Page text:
Though some may claim this year’s Masters wasn’t exciting, lacking drama as Hideki Matsuyama had a commanding lead going to the final nine, I beg to differ. To me, how someone closes out a major is always captivating. The thought of a collapse is lurking in our minds because we’ve seen it before. I didn’t want to see Matsuyama join the sad storylines of Greg Norman, Ed Sneed, Kenny Perry or even Jordan Spieth when they all lost the Masters.
I wanted to see someone win the Masters not lose it.
One could argue Matsuyama won the green jacket via his Saturday round where he went 6-under par in his last eight holes en route to a clean card of 65. It gave him a four shot lead which he wouldn’t relinquish. But closing out the Masters is hard work regardless of the lead.
I’ve always been intrigued with looking at a player’s statistics for the week to help explain his road to victory. Here are some key metrics:
—Matsuyama was seventh in the all-important Greens in Regulation statistic, hitting 50 out of 72 greens. Jordan Spieth led the field with 56 GIR.
—In putting, Matsuyama was T-10th with 114 putts in spite of four three-putts. Jose Maria Olazabal at age 55 led the field with 104.
—Curiously at a course where driving distance is supposedly a prerequisite, Matsuyama was T-47 with an 289 yard average. Cameron Champ was the week’s leader at 324 yards, a mere yard ahead of Bryson DeChambeau.
—Two other key stats for the Masters winner: he never carded a score higher than a bogey for the tournament. In contrast, Spieth had both a triple and a double bogey. Schauffele had that ruinous triple bogey on Sunday at 16. Matsuyama also had three eagles last week.
Of course, statistics don’t reveal what’s inside a golfer, how he performs under pressure and manages his game and emotions. Bearing the weight of a nation on his shoulders, Matsuyama led the field in this category. He’s the Masters champion, the pride of Japan.
—I received several texts last week asking me why Augusta National’s greens were so brown. I answered saying that’s the result of tournament officials shaving down the greens to the bare grass. On Thursday, they may have been the most firm and fast greens in well over ten years. In fact, the Masters grounds staff hand-watered those greens on Thursday night, worried that they might lose some of the them. But then the rains came and green grass sprouted.
As mentioned numerous times in the pre-tourney interviews, Augusta National’s sole defense against the power of the modern player is its ultra-slick surfaces and that includes the slopes around the greens, as seen at the par-five 13th and 15th.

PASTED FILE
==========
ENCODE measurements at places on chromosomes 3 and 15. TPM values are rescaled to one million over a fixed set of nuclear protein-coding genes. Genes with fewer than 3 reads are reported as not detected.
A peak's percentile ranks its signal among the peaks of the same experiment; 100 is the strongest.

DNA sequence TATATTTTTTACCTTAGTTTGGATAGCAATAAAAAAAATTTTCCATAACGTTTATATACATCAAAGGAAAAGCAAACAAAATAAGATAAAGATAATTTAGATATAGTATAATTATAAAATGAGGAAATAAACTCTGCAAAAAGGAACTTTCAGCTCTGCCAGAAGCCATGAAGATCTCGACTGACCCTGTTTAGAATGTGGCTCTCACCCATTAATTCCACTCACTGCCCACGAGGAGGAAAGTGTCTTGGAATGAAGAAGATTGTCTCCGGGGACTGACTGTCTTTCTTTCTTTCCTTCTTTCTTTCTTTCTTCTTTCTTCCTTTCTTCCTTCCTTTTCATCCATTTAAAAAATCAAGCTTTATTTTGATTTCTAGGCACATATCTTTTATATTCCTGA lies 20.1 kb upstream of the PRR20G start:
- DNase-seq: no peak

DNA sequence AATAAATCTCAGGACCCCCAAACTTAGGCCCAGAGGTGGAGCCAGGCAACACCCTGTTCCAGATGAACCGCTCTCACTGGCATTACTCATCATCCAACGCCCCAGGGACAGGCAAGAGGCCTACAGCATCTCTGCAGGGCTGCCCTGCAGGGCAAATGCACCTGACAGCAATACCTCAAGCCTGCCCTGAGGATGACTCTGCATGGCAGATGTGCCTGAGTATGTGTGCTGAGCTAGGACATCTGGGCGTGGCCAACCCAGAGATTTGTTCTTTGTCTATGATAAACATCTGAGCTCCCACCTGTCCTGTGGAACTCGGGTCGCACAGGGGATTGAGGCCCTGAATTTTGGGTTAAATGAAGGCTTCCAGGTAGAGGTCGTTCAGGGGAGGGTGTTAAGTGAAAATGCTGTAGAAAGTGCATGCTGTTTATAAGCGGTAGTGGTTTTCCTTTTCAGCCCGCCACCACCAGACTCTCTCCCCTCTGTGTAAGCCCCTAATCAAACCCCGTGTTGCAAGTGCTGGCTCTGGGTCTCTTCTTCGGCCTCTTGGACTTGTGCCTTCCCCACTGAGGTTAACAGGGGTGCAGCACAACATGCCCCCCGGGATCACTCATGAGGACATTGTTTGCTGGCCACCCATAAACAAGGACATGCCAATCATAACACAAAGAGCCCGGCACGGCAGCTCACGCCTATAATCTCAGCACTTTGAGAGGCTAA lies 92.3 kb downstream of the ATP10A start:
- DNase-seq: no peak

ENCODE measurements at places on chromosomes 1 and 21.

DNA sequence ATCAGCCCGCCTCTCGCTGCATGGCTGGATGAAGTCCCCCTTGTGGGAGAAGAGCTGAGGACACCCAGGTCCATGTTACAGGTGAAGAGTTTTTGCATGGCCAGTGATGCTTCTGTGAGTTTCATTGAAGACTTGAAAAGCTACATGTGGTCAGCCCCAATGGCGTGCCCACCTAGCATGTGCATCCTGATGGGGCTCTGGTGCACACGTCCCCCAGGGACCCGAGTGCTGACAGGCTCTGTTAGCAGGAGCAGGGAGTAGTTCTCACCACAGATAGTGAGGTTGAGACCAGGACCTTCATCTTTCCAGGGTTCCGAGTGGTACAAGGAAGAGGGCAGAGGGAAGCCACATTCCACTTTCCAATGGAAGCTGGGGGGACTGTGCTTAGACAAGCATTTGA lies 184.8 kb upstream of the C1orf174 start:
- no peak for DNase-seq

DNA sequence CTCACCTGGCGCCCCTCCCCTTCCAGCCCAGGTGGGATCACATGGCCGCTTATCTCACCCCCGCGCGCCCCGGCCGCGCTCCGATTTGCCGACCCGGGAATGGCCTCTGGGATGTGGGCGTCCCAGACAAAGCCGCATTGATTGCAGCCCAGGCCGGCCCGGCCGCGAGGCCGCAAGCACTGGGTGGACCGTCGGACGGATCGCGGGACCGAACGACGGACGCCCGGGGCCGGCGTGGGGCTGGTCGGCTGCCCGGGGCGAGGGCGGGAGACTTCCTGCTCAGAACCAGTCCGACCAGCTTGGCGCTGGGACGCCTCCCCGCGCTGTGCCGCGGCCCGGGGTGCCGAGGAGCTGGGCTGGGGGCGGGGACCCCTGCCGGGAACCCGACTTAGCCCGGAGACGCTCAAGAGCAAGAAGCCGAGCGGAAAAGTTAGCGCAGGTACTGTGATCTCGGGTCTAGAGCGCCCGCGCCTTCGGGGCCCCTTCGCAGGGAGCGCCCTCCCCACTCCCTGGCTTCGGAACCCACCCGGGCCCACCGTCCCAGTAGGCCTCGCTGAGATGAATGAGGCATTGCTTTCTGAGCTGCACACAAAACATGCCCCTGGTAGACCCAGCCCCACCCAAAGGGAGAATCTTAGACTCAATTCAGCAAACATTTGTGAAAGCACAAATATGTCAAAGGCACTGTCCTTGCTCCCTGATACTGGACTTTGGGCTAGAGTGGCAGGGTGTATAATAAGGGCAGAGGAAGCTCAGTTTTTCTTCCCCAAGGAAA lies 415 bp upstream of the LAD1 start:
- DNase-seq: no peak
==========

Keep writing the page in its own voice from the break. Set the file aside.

—The other reason why the brown greens were so apparent was due to the deployment of drones in televising the tournament. The aerial shots readily exposed the parched greens. I liked the new views lent by the drones. My favorite shot was when the drone captured players and their caddies heading down the fairway. The simplicity was marvelous.
—All in all, ESPN and CBS both did their usual commendable job in covering the Masters. More and more, I favorthe golf commentators of ESPN and NBC over those of CBS. For one, I’m tired of the use of “accented” voices on CBS to supposedly heighten interest in the coverage. I’m not xenophobic, but there’s something comforting and familiar when listening to American vernacular and idiom used in golf commentary.
If Nick Faldo hadn’t won three green jackets, he never would’ve been hired by CBS who wanted someone with Masters credibility. Yes, he’s got the cred but not the language of the street. (He’d never take the job but Phil Mickelson would be ideal.)
Saving the day somewhat for CBS in this regard was Verne Lundquist, the veteran commentator.
—Finally, credit Augusta National for its efforts over the last ten years and more to use the incredible allure of the Masters to grow the game around the globe. A decade ago, Matsuyama was low amateur at the Masters after qualifying by winning the Asia-Pacific Amateur Championship, a tournament launched by the club, the R & A and the USGA.
I wouldn’t be surprised to see a future Masters champion coming from the alumni ranks of the Latin America Amateur Championship similarly organized by those same bodies. My bet? Joaquín Niemann who claimed the title in 2018. He finished + 4 this year.
Image courtesy of Srixon Golf